Bitcoin & Gold Enjoying US-China Trade War Market Effects While Traders Short S&P 500
- Bitcoin up over 5% since dropping to $7,500
- Global markets take a hit as investors price in that trade tensions likely to linger
Bitcoin has made recovery from yesterday's drop below $7,507 as it currently trades at $7,940 with 24-hours gains of more than 6 percent. With the leading cryptocurrency going up, altcoins are also turned green as the total market cap goes to $244 billion.
In the last few days, BTC/USD has been struggling at around $8,000 but in the month of May, it has seen significant greens as it records 115 percent gains till date in 2019.
This surge in Bitcoin price coincided with the gold price rising amidst the US-China trade war and weaker domestic data that has US dollar slipping and stocks falling.
As we reported, crude oil prices fell alongside the S&P 500 amidst the deterioration in market-wide risk appetite. During the ongoing US-China trade spat, gold has been treated as an investment that has its prices rising but not by much.
— Bob Loukas (@BobLoukas) May 23, 2019
This is because Yuan has weakened over the past two weeks that is hurting gold but the same isn't the case for Bitcoin. This trade war will rather push people towards the world’s largest cryptocurrency.
The yellow metal is up about 0.5 percent and on track for a weekly gain as the US dollar dropped after hitting its highest level in two years.
“Investors haven’t been treating gold as hedge, but rather an investment. During times of geopolitical turmoil, investors have flocked to U.S. Treasurys, the U.S. Dollar and the Japanese Yen for protection,”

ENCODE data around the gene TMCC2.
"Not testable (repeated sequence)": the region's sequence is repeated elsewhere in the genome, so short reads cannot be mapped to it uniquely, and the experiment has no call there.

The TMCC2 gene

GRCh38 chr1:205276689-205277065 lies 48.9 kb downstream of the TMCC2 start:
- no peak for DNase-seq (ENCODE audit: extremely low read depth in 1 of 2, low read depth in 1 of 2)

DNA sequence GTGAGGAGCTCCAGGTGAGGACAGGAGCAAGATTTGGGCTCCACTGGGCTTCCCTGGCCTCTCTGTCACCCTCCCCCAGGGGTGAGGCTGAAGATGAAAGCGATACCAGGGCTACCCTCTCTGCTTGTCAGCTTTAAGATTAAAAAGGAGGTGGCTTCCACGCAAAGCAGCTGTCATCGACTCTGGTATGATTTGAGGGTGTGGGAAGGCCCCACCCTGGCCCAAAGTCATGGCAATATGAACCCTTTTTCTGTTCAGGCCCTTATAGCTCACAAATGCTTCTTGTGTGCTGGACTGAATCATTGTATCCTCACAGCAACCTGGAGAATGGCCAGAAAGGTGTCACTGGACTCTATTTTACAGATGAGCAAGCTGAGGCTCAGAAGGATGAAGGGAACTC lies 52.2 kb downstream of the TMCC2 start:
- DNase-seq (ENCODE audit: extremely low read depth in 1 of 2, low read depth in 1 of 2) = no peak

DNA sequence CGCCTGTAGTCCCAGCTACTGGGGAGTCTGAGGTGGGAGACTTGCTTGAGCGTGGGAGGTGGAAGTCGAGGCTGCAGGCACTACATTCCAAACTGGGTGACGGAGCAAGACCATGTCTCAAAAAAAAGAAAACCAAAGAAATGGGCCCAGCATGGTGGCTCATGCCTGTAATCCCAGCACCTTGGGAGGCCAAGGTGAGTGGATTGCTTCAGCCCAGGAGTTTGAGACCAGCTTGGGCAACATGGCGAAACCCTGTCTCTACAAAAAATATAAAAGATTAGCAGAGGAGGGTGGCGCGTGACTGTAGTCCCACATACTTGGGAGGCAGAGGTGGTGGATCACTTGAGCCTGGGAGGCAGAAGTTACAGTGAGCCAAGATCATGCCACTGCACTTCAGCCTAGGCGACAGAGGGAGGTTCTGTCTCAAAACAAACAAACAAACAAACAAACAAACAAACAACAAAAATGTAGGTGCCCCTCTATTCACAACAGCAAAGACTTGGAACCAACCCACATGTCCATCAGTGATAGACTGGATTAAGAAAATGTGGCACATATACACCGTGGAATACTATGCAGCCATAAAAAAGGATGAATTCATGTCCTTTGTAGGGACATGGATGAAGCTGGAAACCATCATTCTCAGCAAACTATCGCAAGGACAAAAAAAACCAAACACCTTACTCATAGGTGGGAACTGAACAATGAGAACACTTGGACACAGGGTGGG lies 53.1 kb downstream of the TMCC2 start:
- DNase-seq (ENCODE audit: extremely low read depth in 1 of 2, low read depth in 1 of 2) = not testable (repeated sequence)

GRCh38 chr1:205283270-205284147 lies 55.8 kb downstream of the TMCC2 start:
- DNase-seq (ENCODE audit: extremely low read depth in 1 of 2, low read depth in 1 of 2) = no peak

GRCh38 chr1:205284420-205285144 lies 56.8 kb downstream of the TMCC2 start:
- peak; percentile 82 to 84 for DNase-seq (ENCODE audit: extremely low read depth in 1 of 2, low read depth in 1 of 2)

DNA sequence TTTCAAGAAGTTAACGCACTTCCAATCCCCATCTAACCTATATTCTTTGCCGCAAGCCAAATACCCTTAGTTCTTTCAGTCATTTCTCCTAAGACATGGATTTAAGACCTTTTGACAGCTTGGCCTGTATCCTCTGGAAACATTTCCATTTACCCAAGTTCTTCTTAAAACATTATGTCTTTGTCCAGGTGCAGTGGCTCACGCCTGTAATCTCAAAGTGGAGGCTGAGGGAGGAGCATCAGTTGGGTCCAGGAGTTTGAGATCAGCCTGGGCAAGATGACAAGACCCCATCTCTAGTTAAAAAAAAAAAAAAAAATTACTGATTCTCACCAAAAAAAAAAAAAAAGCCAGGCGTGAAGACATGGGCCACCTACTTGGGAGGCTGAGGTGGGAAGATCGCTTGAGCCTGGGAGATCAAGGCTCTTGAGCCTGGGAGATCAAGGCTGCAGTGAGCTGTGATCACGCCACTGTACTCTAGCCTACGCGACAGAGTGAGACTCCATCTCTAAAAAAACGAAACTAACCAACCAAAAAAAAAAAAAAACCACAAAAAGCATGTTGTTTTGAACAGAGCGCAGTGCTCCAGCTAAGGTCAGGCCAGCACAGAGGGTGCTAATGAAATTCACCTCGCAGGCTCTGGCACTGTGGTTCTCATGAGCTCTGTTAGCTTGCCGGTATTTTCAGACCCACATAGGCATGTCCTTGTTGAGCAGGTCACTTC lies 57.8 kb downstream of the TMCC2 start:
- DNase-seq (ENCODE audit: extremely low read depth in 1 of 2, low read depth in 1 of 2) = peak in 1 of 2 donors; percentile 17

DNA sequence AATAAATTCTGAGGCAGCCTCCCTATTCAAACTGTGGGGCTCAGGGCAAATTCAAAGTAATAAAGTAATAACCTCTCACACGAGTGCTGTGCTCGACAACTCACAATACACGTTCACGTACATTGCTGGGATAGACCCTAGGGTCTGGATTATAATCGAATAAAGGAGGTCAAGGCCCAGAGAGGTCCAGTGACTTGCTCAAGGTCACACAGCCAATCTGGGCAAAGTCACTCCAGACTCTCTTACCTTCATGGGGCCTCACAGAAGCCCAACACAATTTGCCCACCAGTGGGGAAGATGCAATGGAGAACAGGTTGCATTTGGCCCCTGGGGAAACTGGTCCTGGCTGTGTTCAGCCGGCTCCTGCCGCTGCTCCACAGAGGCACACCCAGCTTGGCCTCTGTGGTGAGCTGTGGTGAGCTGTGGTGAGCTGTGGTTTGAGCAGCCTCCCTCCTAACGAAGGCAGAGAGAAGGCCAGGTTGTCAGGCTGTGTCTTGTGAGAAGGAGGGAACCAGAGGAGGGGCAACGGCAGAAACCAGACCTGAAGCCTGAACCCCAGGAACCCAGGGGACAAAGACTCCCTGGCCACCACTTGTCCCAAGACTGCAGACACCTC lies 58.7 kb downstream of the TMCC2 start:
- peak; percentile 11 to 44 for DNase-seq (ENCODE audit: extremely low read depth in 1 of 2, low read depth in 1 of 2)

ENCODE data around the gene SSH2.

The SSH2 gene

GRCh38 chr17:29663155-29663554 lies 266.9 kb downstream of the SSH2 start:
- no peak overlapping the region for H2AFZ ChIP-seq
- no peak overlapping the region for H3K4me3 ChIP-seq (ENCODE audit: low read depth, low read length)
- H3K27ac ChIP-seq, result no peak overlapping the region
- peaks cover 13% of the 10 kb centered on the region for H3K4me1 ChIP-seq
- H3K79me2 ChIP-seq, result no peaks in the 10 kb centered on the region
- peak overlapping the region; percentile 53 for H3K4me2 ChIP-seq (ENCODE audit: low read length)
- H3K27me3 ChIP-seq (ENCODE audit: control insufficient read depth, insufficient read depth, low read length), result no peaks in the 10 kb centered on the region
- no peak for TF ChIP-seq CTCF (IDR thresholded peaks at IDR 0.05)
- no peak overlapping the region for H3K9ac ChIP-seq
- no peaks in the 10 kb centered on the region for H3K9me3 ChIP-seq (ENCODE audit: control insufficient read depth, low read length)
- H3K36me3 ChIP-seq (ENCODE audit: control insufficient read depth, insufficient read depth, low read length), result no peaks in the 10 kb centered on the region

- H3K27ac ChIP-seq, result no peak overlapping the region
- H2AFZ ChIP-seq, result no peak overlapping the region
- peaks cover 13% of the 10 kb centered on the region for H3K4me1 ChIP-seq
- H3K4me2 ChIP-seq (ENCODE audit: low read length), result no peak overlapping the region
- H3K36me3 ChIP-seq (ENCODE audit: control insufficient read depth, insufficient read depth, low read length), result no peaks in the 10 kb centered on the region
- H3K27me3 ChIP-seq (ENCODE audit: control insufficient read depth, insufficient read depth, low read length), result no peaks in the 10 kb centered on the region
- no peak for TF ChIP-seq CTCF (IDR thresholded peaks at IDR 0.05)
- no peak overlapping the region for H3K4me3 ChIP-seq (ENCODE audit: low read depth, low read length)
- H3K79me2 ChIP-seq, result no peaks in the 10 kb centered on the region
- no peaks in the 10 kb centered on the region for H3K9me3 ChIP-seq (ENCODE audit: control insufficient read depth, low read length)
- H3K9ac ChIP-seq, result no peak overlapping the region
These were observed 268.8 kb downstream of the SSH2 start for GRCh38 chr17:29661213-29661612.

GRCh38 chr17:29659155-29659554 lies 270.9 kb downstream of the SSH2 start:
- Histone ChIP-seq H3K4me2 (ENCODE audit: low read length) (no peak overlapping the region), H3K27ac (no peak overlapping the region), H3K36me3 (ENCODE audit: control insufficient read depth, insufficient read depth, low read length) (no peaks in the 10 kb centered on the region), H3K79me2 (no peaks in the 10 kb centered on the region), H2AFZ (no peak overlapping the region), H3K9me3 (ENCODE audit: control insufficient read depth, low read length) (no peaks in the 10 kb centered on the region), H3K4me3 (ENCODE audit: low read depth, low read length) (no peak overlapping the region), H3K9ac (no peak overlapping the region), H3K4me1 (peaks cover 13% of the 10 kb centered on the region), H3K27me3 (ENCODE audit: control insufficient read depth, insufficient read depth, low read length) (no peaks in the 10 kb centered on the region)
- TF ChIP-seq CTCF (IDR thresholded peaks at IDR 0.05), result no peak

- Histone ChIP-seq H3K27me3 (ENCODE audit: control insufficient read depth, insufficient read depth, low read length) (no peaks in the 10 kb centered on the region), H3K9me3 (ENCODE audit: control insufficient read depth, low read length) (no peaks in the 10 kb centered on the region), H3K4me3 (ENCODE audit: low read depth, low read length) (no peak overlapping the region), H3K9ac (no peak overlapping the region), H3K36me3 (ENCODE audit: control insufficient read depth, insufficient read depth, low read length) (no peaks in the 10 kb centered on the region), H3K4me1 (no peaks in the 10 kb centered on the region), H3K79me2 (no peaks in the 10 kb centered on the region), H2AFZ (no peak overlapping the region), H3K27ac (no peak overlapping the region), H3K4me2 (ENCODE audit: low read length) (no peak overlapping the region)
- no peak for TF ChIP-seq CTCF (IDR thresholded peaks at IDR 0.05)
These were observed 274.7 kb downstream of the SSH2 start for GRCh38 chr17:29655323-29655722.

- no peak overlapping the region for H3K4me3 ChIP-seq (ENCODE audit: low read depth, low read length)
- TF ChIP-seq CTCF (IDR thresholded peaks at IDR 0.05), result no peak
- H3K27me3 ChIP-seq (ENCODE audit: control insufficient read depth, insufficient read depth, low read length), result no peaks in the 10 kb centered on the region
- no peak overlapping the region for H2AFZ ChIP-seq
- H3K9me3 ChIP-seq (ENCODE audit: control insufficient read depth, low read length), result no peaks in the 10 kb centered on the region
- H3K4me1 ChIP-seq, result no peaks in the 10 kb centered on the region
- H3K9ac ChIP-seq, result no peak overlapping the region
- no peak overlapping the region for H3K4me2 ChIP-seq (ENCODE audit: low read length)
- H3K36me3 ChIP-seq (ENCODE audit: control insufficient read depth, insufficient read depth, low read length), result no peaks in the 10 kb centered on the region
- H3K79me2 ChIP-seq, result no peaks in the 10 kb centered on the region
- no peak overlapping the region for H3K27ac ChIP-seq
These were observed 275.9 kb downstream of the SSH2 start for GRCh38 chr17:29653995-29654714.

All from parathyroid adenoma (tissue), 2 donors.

said FX Empire senior market analyst James Hyerzyk.
He further explained that it’s not just the headlines rather a combination of weaker US Dollar, drop in demand for risky assets, and lower Treasury yields that drive attention from strong buyers.
Weakness in US and global markets can be seen as markets price-in that the trade tension is likely to linger. Additionally, investors are digesting the implications of new US export restrictions on Chinese telecom firm Huawei Technologies Co.
“Markets are pricing in the harsh reality that trade tension is more likely to linger than quickly be resolved as had been the consensus expectation anchoring sentiment until late April. In addition, the fact that Wednesday’s Fed minutes indicated no rush to cut rates isn’t helping, nor is seemingly endless Brexit uncertainty,”
said Alec Young, managing director of global markets research at FTSE Russell.
Meanwhile, China has taken a hard stance, stressing that trade talks can only continue if US adjusts its “wrong actions” said Gao Feng, a spokesperson for China’s Ministry of Commerce.
This has also traders shorting the S&P 500 at a rate that hasn’t been seen since 2005 when the Federal Reserve's started raising interest rates, reports Bloomberg.